One of last scenes with Nicholas out with a large format camera sums it all up: there is some poor “real” monk who has probably never seen NYC or Paris or LA carrying all of Nicholas’s camera equipment around like a slave. That is the real story, and why I think less of this movie because it didn’t explore this thesis. How about interviewing that monk carrying around all that photog equipment, or asking some of the monks that survived the genocide in Tibet & China to comment on what they think of this western-poser and the special treatment he gets. Nicholas still lives a life of a celebrity despite his monk status, and is treated quite different than other monks. I thought it was going to be about a talented Tibetan monk who takes world-class photographs, and heart of story would be his art. The photography is just a sidenote in the movie – a means for fundraising.
And beyond: becoming the abbot of the monastery that he has helped to renovate. A story that Mascara and Santi seem to have willingly chosen to report without indulging in mere controversy (something that it would have been so easy and obvious to achieve given Vreeland’s prior life as a photographer and socialite), but rather observing from a distance this remarkable experiment in deeply reconsidering one’s own essence. Beyond what could have been perhaps just another expected, almost obvious, exaltation of Buddhist philosophy’s impulse towards achieving inner spiritual balance through change, this unpretentious, yet very coherent documentary ends up leaving you inspired (and perhaps even reassured) from a much broader point of view, Buddhist or not.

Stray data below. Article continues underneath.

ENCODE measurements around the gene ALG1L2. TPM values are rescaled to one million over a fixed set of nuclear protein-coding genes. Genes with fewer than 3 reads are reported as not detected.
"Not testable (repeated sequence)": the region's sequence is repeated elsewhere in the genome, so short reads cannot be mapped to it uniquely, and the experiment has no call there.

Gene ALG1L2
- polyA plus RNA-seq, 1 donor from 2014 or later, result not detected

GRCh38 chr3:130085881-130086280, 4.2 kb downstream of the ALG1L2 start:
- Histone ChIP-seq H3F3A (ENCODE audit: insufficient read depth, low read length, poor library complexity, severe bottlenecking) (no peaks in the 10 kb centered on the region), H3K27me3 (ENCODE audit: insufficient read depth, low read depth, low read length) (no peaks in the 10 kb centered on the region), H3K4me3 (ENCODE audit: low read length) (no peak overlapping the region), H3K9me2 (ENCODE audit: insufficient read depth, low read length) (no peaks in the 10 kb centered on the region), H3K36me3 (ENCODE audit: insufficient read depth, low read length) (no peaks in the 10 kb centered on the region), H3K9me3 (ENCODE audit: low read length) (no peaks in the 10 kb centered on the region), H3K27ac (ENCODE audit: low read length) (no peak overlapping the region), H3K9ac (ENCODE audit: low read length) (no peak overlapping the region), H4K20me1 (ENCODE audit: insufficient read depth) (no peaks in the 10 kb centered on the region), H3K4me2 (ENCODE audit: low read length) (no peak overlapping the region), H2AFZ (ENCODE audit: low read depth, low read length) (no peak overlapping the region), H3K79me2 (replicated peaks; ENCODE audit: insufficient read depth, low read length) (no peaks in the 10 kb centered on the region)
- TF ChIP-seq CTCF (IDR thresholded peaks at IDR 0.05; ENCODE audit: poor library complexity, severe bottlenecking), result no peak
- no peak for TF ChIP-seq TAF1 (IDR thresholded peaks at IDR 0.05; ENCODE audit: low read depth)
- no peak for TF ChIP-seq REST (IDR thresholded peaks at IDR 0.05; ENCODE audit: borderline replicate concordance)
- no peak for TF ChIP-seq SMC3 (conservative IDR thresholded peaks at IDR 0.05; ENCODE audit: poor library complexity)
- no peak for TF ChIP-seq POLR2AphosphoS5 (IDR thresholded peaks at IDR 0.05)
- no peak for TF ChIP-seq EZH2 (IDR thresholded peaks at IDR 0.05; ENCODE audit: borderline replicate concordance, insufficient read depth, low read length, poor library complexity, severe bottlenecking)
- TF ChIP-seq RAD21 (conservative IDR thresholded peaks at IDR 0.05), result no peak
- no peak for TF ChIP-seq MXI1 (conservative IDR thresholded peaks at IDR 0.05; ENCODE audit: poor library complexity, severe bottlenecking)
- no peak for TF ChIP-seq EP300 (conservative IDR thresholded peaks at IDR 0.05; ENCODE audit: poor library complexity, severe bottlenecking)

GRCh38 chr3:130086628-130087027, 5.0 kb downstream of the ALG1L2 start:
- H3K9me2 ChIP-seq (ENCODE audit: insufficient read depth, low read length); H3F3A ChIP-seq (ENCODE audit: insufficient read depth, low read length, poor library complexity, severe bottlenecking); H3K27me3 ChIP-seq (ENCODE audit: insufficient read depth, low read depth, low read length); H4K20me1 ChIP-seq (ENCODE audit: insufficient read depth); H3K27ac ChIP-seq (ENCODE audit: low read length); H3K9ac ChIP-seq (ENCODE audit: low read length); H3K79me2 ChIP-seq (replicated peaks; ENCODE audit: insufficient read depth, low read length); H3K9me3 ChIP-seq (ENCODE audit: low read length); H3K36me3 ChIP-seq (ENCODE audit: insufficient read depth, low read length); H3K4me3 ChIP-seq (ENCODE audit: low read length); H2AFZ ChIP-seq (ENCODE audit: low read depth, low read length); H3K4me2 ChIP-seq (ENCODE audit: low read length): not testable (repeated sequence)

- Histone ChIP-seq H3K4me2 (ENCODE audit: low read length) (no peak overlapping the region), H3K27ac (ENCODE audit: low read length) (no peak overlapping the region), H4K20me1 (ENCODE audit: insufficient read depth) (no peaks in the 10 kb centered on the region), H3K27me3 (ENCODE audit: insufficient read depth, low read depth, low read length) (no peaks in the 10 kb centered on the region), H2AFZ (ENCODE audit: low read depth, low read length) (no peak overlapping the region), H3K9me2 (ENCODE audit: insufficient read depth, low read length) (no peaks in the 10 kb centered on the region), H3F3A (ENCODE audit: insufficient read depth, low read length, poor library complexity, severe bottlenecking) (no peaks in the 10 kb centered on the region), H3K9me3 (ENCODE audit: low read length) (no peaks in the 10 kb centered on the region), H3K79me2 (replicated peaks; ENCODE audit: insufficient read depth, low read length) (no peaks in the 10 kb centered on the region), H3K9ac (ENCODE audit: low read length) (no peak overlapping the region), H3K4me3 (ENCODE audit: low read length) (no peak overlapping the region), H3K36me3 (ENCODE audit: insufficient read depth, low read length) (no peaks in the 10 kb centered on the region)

When a stranger, Thaddeus, is found badly wounded near the village, miner Li Kung and his wife Ah Ni offer him refuge. As he heals, he becomes entrenched in a conflict that pits the townsfolk against the evil Master Ho, his nefarious Beetle Clan and the terrifying Lord Pi. Our main iron fisted character Thaddeus “the blacksmith” (RZA) returns now trying hard to follow in the ways of peace (opting for a more quiet existence than his past years of violence). Reputation proceeding him, Thaddeus now covers his iron fists in gauze to avoid confrontations.
The positives in this movie would be the story, which is quite decent. And apart from Tagawa I was only impressed with Carl Ng’s performance that made the story watchable till the end. Although it leads to big disappointment as the story progresses with very bad fighting scenes. A good fight would be one key factor we expect from this movie that lacks, apart from number of other elements like poor acting, poor selection of cast.